Death Penalty Uploaded by tommy on Oct 21, The death penalty is the worst sentence someone can receive in the United States. It takes a violent crime to be given the sentence. The question is does anyone deserve the Death Penalty? Should it be used in modern day?
Inthe United Nations adopted the Universal Declaration of Human Rights, which is a pledge among nations to promote fundamental rights as the foundation of freedom, justice, and peace in the world.
The political elite in Europe often condemn the US as human rights violators since we still use the death penalty on murderers, which they insist is a violation of the Universal Declaration of Human Rights.
And they also point to Article 5, which states that no one shall be subjected to cruel or degrading punishment. From this, abolitinists self-righteously declare that the death penalty violates both of these rights. But in fact, nowhere in that declaration is the DP specifically condemned as a human rights violation!
For instance, in Article 3 it states: Everyone has the right to life, liberty and security of person. But if we were to follow that reasoning, we would have to abolish prisons as a human rights violation as well since they deprive people of liberty. So the interpretation that abolitionists derive from Article 3 of the Declaration is illogical and contradictory.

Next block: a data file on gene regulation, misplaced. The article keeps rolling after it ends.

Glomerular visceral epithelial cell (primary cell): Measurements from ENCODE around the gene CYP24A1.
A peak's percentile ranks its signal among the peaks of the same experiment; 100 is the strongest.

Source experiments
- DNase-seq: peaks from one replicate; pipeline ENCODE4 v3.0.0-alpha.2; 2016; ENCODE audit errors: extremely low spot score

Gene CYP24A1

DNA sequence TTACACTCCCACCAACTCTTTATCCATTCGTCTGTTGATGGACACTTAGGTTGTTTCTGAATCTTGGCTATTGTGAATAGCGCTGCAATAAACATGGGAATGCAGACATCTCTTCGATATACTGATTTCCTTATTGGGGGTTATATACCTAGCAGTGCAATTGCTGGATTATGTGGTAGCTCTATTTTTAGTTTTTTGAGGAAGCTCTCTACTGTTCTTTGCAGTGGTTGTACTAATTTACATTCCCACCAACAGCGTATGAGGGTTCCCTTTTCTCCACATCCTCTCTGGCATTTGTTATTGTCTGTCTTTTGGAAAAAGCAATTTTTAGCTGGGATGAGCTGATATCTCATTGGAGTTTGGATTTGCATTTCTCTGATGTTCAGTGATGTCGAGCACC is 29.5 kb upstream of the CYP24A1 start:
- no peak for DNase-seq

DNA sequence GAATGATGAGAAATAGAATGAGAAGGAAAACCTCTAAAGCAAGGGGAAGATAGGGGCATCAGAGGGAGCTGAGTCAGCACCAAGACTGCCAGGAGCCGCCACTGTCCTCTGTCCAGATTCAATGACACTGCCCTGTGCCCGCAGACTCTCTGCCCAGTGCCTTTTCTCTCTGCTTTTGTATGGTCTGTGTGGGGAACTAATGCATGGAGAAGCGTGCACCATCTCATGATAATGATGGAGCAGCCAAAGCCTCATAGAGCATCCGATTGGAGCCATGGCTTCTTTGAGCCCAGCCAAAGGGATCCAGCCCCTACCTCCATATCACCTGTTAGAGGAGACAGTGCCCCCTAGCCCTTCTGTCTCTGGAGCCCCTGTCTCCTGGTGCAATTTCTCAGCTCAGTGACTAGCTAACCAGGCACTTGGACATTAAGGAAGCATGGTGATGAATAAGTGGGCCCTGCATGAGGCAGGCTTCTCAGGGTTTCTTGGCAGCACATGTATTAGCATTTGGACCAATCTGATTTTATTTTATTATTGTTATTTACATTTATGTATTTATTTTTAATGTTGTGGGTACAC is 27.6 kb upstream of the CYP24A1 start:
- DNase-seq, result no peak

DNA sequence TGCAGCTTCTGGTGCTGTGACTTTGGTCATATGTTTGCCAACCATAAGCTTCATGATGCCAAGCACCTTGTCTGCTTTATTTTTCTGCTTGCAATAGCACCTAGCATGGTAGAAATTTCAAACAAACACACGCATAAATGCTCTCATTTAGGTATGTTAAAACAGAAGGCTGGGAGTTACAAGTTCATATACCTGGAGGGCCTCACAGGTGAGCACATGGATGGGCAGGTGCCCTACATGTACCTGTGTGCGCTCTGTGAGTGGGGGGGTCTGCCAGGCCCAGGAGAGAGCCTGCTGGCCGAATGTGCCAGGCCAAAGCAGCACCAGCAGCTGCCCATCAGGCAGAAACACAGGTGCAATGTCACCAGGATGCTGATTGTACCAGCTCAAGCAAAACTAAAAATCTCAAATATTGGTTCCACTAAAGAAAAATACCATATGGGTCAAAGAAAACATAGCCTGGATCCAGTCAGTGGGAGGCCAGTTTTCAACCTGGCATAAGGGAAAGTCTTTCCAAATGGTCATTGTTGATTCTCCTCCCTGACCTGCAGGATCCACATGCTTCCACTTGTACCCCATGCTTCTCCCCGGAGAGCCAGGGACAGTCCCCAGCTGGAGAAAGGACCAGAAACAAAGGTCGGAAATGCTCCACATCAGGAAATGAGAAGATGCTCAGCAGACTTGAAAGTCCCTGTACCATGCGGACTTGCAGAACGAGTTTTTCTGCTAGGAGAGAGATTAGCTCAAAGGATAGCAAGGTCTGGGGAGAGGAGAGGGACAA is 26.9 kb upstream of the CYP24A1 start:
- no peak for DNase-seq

And in Article 5, it states: No one shall be subjected to cruel or degrading punishment. From this, abolitionists insist that capital punishment is ruled out because it is "the ultimate cruel, inhuman, and degrading punishment. Indeed, what is stated in Article 5 is highly subjective and open to interpretation and could just as easily be applied to prisons as well.
And at the time it was implemented, most nations who signed it had the had the death penalty and continued to use it long after the Universal Declaration of Human Rights was approved by them.
So obviously, the signers back then had the moral coherence to appreciate the distinction between murders and executions. What the DP is, is a punishment for a human rights violation, not a human rights violation itself.